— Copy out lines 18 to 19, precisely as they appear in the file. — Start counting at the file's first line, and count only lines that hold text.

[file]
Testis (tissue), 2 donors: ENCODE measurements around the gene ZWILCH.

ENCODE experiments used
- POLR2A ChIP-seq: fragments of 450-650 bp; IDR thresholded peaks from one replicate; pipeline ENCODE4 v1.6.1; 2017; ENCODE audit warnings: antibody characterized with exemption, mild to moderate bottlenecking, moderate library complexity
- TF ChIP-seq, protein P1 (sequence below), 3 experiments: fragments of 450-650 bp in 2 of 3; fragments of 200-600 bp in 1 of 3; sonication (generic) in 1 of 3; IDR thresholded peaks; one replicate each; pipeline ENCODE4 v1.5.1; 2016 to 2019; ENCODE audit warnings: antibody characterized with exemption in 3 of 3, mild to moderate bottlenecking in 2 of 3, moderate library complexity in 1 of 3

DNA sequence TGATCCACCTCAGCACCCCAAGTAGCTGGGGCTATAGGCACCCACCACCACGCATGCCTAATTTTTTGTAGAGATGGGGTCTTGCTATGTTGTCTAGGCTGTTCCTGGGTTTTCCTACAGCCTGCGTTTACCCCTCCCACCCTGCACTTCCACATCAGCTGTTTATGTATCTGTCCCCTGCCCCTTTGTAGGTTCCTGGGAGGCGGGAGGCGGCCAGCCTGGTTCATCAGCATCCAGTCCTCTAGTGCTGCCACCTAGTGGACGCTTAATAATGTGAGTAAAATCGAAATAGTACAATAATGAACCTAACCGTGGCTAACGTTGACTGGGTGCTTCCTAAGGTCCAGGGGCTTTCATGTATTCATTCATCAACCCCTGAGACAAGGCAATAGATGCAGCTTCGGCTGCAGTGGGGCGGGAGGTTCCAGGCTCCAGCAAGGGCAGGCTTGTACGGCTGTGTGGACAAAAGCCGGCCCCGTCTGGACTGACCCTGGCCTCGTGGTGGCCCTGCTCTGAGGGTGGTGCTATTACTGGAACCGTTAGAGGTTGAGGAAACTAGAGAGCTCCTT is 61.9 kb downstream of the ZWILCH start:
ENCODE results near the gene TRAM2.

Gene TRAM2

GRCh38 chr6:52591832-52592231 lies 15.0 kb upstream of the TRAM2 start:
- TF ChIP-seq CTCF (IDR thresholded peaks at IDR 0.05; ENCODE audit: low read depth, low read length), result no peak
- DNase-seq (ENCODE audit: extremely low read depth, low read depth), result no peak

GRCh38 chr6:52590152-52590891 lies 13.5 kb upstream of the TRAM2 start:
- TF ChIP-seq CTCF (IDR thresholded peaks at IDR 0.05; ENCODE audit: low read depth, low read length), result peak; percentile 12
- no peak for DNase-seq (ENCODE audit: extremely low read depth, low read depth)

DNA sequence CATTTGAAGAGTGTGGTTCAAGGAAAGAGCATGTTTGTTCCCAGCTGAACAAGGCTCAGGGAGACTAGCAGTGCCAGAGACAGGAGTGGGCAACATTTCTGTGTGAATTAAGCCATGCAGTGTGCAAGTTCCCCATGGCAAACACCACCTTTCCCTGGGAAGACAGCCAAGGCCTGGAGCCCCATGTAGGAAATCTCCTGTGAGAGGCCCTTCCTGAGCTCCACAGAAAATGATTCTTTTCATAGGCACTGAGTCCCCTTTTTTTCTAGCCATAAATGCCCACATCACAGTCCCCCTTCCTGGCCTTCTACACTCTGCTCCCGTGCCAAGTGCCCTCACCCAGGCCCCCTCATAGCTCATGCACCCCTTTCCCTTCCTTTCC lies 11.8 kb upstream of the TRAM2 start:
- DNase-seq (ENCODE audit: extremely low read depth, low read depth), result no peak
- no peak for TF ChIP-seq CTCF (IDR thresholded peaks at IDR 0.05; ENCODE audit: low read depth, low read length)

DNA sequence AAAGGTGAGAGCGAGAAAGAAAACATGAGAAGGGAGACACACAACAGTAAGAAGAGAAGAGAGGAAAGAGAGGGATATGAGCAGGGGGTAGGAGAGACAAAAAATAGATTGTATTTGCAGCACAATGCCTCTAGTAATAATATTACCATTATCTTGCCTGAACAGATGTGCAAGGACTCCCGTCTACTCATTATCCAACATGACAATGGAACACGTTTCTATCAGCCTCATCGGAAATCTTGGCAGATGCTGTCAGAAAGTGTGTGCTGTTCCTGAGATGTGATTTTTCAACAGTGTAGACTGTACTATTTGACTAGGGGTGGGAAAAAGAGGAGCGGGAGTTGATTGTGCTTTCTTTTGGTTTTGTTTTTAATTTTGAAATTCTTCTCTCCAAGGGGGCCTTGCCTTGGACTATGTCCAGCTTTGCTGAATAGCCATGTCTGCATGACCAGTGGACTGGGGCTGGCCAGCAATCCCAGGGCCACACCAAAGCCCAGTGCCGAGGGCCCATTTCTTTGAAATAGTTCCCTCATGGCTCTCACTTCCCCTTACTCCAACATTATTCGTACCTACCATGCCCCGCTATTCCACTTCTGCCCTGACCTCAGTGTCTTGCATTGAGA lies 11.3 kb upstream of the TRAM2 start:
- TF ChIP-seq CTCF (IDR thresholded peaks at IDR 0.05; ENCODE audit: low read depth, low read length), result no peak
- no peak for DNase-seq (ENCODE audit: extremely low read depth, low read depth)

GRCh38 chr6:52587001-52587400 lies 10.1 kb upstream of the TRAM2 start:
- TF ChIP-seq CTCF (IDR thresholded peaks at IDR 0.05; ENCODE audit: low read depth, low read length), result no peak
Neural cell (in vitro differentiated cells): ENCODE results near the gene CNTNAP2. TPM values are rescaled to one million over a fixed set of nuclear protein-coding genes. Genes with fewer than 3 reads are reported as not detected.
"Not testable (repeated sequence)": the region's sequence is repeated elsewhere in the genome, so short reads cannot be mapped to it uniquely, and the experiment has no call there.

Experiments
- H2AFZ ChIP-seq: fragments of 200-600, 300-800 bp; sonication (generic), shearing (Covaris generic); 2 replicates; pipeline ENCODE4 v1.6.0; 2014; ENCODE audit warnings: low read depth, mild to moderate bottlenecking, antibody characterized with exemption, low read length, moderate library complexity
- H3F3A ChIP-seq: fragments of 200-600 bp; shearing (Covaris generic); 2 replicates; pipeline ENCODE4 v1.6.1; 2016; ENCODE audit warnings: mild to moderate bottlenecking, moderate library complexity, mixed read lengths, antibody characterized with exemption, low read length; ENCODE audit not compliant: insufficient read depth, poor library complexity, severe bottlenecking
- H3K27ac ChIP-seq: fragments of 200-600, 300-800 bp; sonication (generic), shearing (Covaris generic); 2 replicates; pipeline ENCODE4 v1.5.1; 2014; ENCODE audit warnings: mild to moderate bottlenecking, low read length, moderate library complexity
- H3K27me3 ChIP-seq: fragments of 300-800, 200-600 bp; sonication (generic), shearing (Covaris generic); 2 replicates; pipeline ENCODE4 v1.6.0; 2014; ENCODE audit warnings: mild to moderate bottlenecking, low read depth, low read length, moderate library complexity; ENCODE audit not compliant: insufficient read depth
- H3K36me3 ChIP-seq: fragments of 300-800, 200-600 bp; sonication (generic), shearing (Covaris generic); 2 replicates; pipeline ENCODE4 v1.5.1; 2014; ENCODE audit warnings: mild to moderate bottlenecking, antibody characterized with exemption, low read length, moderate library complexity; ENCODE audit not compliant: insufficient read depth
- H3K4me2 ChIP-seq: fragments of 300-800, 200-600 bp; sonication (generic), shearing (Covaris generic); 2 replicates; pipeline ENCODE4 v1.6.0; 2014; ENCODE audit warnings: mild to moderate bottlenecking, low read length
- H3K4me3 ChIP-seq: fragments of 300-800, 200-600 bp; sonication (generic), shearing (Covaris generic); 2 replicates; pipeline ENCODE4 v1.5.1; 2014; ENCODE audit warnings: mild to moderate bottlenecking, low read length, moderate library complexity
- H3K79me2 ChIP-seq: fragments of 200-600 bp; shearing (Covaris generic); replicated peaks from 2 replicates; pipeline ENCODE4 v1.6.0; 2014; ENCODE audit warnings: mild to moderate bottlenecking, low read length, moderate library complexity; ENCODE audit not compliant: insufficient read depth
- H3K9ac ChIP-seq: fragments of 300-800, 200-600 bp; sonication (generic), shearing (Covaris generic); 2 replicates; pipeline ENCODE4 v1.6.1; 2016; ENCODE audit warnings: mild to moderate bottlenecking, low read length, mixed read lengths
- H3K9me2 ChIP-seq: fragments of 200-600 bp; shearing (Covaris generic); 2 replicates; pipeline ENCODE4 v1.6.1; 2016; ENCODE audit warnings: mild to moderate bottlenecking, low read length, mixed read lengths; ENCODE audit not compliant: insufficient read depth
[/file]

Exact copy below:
- TF ChIP-seq CTCF (IDR thresholded peaks at IDR 0.05; ENCODE audit: low read depth, low read length), result no peak
- no peak for DNase-seq (ENCODE audit: extremely low read depth, low read depth)